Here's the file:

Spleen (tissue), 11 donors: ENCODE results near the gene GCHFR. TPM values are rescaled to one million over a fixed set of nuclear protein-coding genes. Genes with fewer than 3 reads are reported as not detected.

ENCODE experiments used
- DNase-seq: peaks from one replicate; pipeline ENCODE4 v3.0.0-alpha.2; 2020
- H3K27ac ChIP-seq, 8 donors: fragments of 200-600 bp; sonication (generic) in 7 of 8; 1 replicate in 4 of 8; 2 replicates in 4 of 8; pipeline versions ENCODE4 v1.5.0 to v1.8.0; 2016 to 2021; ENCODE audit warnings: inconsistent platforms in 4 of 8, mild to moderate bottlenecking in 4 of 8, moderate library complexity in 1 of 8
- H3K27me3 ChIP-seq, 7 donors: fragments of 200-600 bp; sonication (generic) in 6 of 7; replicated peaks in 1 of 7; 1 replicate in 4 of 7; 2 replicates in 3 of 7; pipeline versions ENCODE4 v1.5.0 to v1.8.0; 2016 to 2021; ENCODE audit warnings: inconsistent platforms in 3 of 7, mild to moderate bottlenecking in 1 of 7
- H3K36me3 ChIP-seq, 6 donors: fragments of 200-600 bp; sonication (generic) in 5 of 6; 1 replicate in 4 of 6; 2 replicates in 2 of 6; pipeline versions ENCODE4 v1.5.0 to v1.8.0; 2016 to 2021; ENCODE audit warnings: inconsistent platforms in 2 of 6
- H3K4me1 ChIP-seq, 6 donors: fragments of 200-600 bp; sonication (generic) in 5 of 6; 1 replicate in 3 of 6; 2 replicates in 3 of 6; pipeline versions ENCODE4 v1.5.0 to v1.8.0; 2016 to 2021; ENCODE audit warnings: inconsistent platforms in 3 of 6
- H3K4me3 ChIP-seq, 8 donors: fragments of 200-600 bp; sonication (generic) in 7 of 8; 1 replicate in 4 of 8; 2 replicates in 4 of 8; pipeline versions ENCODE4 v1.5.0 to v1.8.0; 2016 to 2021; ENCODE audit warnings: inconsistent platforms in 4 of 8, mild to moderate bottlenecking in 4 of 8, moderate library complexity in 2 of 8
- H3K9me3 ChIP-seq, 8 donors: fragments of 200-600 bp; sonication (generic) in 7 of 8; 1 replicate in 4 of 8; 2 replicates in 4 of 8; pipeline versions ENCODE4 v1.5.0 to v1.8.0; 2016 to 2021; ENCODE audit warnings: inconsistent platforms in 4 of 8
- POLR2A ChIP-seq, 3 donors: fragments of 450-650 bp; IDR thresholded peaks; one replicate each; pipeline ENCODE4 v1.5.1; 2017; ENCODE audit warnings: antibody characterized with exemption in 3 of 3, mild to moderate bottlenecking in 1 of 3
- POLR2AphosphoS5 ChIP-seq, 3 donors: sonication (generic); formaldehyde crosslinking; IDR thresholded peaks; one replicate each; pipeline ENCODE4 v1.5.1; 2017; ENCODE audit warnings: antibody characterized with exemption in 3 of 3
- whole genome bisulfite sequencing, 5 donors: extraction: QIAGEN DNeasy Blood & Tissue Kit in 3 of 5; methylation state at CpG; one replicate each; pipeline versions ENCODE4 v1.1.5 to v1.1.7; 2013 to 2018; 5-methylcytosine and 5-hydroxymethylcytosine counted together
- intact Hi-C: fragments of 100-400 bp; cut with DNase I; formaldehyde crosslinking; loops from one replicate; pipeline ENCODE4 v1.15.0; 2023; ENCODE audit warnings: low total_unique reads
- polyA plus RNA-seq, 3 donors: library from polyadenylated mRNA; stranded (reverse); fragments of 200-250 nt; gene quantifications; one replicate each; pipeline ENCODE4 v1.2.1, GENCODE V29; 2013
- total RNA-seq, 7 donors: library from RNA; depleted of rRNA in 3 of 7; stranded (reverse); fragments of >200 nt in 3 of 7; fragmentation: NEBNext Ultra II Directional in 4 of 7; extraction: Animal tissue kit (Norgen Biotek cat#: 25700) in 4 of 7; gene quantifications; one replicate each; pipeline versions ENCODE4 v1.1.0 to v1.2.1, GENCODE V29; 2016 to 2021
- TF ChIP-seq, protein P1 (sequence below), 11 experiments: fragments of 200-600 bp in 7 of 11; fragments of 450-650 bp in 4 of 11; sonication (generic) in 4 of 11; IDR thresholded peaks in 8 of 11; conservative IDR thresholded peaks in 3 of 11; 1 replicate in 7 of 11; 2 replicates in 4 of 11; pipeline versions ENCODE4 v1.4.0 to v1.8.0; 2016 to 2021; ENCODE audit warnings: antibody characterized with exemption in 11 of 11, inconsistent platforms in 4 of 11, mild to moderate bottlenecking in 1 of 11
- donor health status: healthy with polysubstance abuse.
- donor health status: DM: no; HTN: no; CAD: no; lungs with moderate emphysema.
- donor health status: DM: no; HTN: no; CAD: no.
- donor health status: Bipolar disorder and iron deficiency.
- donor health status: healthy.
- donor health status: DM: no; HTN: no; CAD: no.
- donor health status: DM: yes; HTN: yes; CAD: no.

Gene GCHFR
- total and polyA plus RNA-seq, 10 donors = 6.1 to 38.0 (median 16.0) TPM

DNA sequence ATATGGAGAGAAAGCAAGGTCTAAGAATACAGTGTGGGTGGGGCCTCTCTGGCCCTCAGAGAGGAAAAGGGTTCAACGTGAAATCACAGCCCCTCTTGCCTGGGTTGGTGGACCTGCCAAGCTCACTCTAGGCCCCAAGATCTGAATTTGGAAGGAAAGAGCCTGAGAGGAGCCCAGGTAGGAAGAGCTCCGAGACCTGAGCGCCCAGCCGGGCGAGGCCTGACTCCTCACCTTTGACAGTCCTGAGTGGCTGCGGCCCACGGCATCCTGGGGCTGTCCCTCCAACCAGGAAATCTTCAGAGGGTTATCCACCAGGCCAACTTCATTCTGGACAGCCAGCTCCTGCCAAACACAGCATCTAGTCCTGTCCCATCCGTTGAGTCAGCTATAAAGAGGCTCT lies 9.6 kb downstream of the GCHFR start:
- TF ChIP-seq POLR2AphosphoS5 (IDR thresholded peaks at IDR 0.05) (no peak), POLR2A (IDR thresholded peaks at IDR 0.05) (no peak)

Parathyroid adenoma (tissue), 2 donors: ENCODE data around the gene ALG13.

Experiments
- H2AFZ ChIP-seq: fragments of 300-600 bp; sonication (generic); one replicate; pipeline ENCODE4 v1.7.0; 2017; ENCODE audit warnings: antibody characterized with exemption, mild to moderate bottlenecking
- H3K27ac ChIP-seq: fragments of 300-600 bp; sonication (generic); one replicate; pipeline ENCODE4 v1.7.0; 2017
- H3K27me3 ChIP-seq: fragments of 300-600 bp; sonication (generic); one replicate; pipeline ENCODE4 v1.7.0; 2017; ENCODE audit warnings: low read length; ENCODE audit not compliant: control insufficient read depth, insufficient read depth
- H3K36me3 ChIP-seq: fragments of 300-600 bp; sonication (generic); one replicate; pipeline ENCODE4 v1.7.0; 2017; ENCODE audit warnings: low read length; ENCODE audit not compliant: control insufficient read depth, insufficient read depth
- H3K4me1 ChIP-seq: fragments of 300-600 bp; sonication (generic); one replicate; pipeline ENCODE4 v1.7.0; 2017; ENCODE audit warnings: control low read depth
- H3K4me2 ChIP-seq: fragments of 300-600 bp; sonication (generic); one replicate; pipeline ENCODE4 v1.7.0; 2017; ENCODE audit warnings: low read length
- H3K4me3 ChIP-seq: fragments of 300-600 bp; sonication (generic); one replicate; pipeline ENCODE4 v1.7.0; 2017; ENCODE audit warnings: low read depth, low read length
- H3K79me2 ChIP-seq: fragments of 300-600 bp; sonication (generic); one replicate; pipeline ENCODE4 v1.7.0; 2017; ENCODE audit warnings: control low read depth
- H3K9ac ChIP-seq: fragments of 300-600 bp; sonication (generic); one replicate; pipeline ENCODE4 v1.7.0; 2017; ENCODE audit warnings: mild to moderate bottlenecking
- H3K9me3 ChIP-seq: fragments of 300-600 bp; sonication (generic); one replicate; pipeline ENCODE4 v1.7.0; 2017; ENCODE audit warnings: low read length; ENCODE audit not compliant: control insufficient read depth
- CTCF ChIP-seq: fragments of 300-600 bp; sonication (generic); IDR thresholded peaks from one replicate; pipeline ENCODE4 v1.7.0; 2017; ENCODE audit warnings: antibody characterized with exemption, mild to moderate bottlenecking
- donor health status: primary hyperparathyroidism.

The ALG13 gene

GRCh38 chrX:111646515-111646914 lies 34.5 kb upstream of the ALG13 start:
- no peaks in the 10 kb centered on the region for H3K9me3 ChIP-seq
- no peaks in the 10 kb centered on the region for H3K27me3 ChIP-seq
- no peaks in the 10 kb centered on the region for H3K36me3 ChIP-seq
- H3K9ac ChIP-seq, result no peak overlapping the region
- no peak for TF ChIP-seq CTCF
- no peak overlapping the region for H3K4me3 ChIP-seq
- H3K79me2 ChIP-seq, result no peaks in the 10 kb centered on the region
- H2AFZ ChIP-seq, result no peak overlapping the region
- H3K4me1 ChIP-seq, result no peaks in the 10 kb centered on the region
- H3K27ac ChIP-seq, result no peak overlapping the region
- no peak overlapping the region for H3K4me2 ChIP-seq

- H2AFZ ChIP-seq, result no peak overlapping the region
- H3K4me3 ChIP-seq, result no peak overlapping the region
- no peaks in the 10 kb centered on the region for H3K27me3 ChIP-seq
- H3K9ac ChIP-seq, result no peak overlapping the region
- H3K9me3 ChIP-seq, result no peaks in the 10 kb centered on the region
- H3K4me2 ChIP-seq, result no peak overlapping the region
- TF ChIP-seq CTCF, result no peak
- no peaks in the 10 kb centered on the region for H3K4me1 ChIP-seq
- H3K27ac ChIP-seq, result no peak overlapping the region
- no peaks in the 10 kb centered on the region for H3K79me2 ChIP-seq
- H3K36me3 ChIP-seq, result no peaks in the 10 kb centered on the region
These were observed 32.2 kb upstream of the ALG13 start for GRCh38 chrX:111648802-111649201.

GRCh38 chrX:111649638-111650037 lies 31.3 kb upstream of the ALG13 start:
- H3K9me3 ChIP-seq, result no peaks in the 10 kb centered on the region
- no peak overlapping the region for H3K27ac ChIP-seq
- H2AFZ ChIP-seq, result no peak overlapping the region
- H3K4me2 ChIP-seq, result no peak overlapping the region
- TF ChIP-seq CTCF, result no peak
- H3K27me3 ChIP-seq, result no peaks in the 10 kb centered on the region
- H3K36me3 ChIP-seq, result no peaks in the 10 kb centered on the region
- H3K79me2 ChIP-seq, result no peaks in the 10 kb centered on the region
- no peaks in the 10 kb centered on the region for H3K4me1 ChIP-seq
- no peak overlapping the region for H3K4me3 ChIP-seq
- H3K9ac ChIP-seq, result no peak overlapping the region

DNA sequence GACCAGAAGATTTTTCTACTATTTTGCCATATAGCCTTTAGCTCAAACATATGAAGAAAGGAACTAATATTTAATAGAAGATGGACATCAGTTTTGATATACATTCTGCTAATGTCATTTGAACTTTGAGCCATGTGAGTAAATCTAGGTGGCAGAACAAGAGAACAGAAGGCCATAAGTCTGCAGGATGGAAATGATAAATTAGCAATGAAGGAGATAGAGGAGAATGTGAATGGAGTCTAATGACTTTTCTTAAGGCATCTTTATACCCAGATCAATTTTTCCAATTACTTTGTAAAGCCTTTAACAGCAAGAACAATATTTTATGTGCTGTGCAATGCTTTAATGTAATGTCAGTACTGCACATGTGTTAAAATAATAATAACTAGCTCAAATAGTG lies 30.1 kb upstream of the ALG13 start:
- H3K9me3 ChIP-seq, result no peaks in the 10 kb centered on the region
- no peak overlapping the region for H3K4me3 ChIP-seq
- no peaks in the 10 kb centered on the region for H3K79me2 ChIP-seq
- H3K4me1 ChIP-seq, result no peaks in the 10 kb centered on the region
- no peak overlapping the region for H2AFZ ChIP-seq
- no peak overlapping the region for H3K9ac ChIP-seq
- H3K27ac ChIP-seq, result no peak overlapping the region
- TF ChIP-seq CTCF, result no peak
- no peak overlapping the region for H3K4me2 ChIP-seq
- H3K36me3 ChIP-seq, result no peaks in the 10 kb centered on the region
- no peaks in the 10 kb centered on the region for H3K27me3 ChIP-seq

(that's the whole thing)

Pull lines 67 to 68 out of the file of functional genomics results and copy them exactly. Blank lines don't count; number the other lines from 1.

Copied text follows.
GRCh38 chrX:111649638-111650037 lies 31.3 kb upstream of the ALG13 start:
- H3K9me3 ChIP-seq, result no peaks in the 10 kb centered on the region